4. The world is changing


The world is changing permanently - with and without man's interference.

We cannot influence the large trends (like astrophysical phenomena changing the heat radiation emanating from the sun).

This means that, so far, we are left with only three possible ways:

  1. We can slow down progress as long as possible.

  2. We can search for the most optimal variant.

  3. We can accelerate progress.

For example we can accelerate the search for new habitats for humanity. The first step on this way has been taken by establishing the International Space Station ISS. We can (either out of thirst for knowledge or desire of adventure) make a point of seeking and shaping other celestial bodies adequate for human life. Nasa-strategist Jesco von Putkamer suggested in an interview with the newspaper PNP on 8.2.2001, that already in the next 20 years space tourism with space hotels will become a reality! Physicist Stephen Hawking predicted that already during this century mankind can conquer the universe with the help of genetic improvements of the human body (5).

Maybe we will one day be able to receive information about advanced life-forms, for example by traveling through wormholes into other parts of the universe or because we learn to receive and decipher their communications (e.g. in the form of electromagnetic waves). In this way, we could be able to have a look into a potentially better, alternative future.

If mankind is to survive this approach has to be started long before an expanding, dying sun devours the earth! (6)

The only question is, when and for which costs this is going to happen.

In face of these uncertain prospects, many (in my opinion rather passive) people try to slow down progress. But in an ever changing world it would become increasingly difficult to slow down progress as the gap between anachronistic outlooks and the realities of a changing world widens.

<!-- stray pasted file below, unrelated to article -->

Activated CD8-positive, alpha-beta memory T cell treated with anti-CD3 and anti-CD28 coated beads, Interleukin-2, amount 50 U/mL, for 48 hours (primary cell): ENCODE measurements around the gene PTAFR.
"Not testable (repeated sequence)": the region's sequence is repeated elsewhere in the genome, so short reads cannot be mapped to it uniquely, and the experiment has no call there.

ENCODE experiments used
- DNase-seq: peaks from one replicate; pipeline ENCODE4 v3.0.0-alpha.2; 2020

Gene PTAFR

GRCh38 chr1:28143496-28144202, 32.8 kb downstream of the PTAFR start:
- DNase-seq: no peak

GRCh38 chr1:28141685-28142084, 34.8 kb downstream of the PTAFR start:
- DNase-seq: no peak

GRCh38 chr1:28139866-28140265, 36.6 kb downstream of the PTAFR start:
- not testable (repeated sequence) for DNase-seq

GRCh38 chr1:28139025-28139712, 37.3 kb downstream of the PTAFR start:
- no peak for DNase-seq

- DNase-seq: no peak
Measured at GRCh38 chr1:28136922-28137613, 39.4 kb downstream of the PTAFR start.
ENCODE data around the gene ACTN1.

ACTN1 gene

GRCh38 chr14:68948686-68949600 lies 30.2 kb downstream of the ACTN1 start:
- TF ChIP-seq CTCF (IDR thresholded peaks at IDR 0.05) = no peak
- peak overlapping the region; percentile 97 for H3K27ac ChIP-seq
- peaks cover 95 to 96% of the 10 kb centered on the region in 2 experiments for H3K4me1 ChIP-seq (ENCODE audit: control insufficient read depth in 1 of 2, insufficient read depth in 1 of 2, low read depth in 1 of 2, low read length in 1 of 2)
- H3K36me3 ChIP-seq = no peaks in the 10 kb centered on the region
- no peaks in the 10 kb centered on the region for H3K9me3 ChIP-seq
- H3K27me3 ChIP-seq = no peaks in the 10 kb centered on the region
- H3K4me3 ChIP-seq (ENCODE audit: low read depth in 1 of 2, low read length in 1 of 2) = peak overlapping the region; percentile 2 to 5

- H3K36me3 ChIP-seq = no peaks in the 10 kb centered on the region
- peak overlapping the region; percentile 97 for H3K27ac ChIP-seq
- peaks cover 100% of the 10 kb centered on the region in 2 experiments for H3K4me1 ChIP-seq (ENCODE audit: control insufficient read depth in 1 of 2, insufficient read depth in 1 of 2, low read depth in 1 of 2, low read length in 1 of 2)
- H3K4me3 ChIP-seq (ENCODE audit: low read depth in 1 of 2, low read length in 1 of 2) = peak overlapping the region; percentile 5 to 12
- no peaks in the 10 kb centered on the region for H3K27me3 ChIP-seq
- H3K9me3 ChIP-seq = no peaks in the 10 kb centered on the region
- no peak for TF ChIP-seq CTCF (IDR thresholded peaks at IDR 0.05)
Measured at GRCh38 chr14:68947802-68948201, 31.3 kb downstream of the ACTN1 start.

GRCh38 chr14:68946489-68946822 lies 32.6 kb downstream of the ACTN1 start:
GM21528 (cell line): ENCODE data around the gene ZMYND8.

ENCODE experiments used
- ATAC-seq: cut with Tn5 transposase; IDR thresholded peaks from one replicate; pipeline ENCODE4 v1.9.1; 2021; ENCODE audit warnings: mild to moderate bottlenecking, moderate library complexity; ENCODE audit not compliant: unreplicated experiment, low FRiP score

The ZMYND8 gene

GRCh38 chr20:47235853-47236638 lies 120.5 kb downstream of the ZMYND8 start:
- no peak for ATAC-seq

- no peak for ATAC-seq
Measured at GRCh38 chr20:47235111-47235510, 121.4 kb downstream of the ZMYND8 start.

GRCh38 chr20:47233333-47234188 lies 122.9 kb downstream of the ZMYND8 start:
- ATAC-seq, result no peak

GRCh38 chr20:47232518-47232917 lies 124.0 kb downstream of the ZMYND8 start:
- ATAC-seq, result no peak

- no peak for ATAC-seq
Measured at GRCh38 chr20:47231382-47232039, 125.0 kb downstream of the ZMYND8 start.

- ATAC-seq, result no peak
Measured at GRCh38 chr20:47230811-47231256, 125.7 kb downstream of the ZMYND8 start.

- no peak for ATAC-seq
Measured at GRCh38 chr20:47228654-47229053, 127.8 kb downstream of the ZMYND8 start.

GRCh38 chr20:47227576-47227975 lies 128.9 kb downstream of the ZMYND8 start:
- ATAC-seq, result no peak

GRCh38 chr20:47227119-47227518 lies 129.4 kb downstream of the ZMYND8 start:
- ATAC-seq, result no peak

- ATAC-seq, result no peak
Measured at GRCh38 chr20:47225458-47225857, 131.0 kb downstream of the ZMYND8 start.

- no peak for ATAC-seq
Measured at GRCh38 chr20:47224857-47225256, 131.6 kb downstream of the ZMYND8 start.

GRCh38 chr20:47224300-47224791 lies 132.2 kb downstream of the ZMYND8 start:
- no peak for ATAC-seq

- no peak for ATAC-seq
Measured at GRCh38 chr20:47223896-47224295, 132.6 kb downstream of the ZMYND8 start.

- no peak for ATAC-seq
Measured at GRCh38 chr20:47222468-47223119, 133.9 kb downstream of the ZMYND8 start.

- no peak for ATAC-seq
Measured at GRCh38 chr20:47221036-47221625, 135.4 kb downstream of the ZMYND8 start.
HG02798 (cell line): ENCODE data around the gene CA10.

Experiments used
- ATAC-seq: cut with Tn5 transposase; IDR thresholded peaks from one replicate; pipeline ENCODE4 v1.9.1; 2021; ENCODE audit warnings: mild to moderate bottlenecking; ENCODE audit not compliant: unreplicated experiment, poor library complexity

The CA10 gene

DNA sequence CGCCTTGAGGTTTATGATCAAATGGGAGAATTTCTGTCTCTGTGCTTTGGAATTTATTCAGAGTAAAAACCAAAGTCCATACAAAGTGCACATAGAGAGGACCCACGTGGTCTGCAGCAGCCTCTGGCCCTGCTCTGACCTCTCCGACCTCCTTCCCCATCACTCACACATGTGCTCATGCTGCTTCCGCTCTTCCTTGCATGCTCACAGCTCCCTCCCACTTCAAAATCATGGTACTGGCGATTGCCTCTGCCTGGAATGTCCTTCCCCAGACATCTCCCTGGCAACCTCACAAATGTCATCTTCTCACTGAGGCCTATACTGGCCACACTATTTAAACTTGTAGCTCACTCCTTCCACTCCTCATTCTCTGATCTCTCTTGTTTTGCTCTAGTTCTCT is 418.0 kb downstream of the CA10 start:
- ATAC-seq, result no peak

So one day it will no longer be possible to cling to the past and there will be an abrupt adjustment, comparable with an earthquake.

But conventionalism bears bigger risks. Conventionalism also means prohibiting new inventions.

Clinging to the past denies opportunities!

That's why it should be as important to ask for evaluating the consequences of non-action, not only of action. There should be also an "environmental impact statement for non-action".

In this regard, the current laws are dangerously inadequate!

The task of holistic, comprehensive landscape planning (which involves designing natural conditions taking into account the human way of life with all its interdependencies) thus remains to search for the optimal way into the future.

Therefore we have to discuss not only natural changes, but also changes regarding human culture.

(5) Bostanci, A., Evolution durch genetisches Design, in: Die Welt, 16. 1. 2001

(6) Sagan, C., "Blauer Punkt im All", München 1996 oder Kaku, M., Visions, Oxford Paperbacks, 1999 oder Meier, R. L., Ecological Planning, Management, and Design, Manuskript, Berkeley 2000

zum Seitenanfang